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## Data:collection and analysis

Jackie.Zhou
Yantai Yew Wah International School
junzhou013@gmail.com
Jackie.Zhou (YWIES) Grade 6 Bilingual Math Data:collection and analysis 1 / 9
Events
Event: outcome of an experiment
It will rain tomorrow.
I will be 1000kg in the next week.
You will get 0 when you dont even answer any questions.
Sure event: the outcome will denitely happen.
Impossible event: the outcome will denitely not happen.
Random event: the outcome may happen or may not.
When we toss a die(no cheating)
We will get 10
We will get a number not larger than 6,
We will get 3.
Jackie.Zhou (YWIES) Grade 6 Bilingual Math Data:collection and analysis 2 / 9
1.Sure event, impossible event, random event?
(1) Toss a die, the number will be odd.
(2) You throw a basketball, it will fall.
(3) You turn on a TV, a cartoon is playing.
(4) Sun rises from west.
(5) You buy a ticket, the number is even.
(6) A drop of oil will oat on the surface of water.
2. There are 8 red balls and 2 white balls in a bag, all the balls are totally
the same expect their colour. You pick up a ball from the bag, which
colour more likely you will get?
3. Roll the hand, when it stops, which region more likely it will be in?
4. Rank the bags according to the likelihood of getting red ball.
Jackie.Zhou (YWIES) Grade 6 Bilingual Math Data:collection and analysis 3 / 9
Probability: the measure of the likelihood or chance the event will
occur
the probability of event A is denoted as P(A)
A is a sure event, then P(A) = 1
A is an impossible event, then P(A) = 0
A is a random event, then 0 < P(A) < 1
The greater the probability of an event, the greater is the likelihood it
will occur.
Experimental probability: get the probability of an event from a
survey or an experiment.
Theoretical probability:get the probability of an event from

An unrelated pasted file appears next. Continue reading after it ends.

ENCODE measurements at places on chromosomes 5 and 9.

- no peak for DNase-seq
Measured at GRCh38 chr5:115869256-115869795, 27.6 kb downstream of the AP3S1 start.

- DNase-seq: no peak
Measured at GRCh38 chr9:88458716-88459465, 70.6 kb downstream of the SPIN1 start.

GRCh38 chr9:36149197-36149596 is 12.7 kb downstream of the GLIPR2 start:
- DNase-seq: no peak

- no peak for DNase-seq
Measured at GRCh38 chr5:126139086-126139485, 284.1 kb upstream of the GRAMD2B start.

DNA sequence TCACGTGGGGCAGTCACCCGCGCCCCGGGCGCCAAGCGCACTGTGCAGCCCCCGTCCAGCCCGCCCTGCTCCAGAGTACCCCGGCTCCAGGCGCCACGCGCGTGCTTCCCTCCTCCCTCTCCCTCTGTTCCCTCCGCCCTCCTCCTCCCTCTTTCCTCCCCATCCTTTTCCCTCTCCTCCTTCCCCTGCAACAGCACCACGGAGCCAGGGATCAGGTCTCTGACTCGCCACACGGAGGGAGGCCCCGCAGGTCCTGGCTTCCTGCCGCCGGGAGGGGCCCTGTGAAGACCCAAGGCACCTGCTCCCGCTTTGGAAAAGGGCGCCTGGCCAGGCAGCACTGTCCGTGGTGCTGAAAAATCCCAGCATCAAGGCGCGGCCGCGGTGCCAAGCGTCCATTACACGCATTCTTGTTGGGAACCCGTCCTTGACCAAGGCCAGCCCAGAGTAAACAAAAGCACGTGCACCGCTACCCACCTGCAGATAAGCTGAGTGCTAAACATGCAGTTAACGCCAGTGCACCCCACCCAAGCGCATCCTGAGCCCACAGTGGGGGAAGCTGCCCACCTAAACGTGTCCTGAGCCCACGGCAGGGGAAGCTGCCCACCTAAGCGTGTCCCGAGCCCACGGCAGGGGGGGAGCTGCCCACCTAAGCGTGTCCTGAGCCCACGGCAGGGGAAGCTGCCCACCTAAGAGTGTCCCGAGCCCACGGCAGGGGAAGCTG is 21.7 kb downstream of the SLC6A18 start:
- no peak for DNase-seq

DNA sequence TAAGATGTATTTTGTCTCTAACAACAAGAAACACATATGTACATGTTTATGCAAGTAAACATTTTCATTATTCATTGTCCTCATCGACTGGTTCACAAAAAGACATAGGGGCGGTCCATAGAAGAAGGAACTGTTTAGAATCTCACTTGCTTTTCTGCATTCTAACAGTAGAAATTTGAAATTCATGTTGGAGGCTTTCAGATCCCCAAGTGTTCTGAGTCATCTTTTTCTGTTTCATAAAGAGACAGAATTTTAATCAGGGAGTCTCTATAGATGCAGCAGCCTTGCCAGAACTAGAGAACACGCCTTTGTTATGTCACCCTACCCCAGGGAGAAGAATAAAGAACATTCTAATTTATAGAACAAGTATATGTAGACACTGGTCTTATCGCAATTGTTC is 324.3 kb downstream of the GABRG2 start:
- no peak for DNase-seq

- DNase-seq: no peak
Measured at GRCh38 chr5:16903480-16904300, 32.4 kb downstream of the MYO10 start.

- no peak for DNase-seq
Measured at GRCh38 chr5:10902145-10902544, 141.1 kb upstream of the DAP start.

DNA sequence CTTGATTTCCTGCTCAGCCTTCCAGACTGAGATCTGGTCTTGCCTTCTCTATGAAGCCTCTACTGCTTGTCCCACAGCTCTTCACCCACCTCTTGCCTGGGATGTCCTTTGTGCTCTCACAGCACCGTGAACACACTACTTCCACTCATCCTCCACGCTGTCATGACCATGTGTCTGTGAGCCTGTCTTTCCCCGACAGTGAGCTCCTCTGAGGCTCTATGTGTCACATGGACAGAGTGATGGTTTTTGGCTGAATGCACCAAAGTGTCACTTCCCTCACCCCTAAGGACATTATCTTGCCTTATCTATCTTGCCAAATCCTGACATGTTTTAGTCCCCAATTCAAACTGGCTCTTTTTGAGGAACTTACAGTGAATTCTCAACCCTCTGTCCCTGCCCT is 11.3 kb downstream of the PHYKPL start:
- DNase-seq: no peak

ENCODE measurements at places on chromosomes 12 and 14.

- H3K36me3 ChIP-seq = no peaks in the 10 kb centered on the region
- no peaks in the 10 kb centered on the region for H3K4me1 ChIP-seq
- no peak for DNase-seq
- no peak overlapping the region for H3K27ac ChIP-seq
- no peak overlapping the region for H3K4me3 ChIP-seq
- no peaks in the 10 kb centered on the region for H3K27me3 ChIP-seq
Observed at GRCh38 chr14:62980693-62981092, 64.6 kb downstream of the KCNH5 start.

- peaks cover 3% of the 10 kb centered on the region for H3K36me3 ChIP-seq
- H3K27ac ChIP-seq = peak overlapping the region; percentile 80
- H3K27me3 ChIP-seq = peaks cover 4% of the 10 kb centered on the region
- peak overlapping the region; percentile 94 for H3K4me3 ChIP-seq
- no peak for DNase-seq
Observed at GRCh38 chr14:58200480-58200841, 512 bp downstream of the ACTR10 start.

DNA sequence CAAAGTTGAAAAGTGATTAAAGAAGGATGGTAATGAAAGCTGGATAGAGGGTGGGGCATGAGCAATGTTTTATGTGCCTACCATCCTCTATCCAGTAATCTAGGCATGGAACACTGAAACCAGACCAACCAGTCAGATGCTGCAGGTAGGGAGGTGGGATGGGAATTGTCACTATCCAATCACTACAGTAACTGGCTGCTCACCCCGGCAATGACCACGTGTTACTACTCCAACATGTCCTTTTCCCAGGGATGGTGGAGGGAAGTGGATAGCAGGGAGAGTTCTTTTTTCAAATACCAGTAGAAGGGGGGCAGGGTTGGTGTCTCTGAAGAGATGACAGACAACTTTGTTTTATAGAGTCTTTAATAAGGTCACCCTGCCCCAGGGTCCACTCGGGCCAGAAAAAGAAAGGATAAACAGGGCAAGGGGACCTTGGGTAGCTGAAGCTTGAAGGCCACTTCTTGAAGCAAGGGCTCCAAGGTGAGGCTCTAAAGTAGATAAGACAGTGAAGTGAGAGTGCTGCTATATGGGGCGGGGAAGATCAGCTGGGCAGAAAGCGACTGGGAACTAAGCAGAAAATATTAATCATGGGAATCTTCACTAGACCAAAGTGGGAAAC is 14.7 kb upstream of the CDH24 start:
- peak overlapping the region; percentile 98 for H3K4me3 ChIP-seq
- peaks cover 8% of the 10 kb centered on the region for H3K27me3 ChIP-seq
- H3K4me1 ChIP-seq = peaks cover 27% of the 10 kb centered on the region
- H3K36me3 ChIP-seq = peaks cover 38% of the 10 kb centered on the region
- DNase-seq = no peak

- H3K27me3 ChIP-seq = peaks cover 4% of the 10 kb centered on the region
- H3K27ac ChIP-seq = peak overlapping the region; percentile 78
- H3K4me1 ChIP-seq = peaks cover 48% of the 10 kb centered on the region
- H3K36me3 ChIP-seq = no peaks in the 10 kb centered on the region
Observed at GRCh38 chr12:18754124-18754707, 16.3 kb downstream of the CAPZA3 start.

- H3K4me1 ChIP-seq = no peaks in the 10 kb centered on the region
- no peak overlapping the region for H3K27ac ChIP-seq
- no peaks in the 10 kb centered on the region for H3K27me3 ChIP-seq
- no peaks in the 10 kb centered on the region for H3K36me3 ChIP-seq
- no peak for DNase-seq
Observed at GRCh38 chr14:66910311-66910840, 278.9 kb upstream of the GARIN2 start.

Jackie.Zhou (YWIES) Grade 6 Bilingual Math Data:collection and analysis 4 / 9
Experimental probability
Toss a pin, to nd the probability of event: it will turn upward.
number of experiments 10 20 40
number of turning upward
number of turning downward
frequency of turning upward
frequency of turning downward
(1) For dierent experiments, will we get the same frequency?
(2) Which frequency should we more likely to believe?
Jackie.Zhou (YWIES) Grade 6 Bilingual Math Data:collection and analysis 5 / 9
Toss a coin, to nd the probability of event: it will turn upward.
number of experiments 10 20 40
number of number on
number of tail on
frequency of number on
frequency of tail on
When the number of experiments is large enough, the frequency for an
event is stable
The accuracy of experimental probability is up to the amount of
experiments. The more experiments, the more accurate the experimental
probability we will get.
Jackie.Zhou (YWIES) Grade 6 Bilingual Math Data:collection and analysis 6 / 9
1. Alex toss a coin ve times, he got heads on 4 times, tails on 1 time. So
he think the probability of heads on is
4
5
, the probability of tails on is
1
5
.
Do you agree with him? What should we do?
2. Toss a coin, the probability of getting head on is
1
2
, so Alex think if we
do 100 experiments, we will get exactly 50 times head on. Is that true?
3. Complete the table and estimate the probability of a seed sprouted.
number of seeds 100 200 500 1000 2000 5000
number of sprouted seeds 94 191 473 954 1906 4748
frequency of seed sprouted
4. Complete the table and estimate the probability of a satisfaction.
number of people surveyed 10 20 50 100 200 500
number of satised people 7 16 43 81 164 414
frequency of satisfaction
Jackie.Zhou (YWIES) Grade 6 Bilingual Math Data:collection and analysis 7 / 9
Theoretical probability
Equally likely events: the likelihood of events occur are the same
sample space: the list of all possible outcomes.
favourable outcomes of A: the possible outcomes of event A
Eg1. A common dice is tossed. A is the event that the number is prime.
(1) What is the sample space in this experiment?
(2) List the favourable outcomes of event A.
(3) What is the probability P(A) of event A?
P(A) =
number of outcomes favourable to A
total number of possible outcomes
Eg2. All of the letters of the word PROBABLY are written on separate
cards. One card is chosen at random. What is the probability that it is not
a B?
Jackie.Zhou (YWIES) Grade 6 Bilingual Math Data:collection and analysis 8 / 9
Eg3. Toss a common dice
(1) What is the probability to get a number bigger than 4?
(2) What is the probability to get an even number?
Sol: (1) Event A: get a number bigger than 4
All equally likely outcomes: 1,2,3,4,5,6
Favourable outcomes of event A: 5,6
Thus P(A) =
2
6
=
1
3
.
(2) Event B: get an even number
All equally likely outcomes: 1,2,3,4,5,6
Favourable outcomes of event A: 2,4,6
Thus P(A) =
3
6
=
1
2
.
Eg4. There are 3 red balls, 2 white balls, 4 yellow balls in a bag, they are
exactly the same except their colour. Pick a ball from the bag, calculate
(1) P(pick a red ball)=
(2) P(pick a white ball)=
(3) P(pick a yellow ball)=
Jackie.Zhou (YWIES) Grade 6 Bilingual Math Data:collection and analysis 9 / 9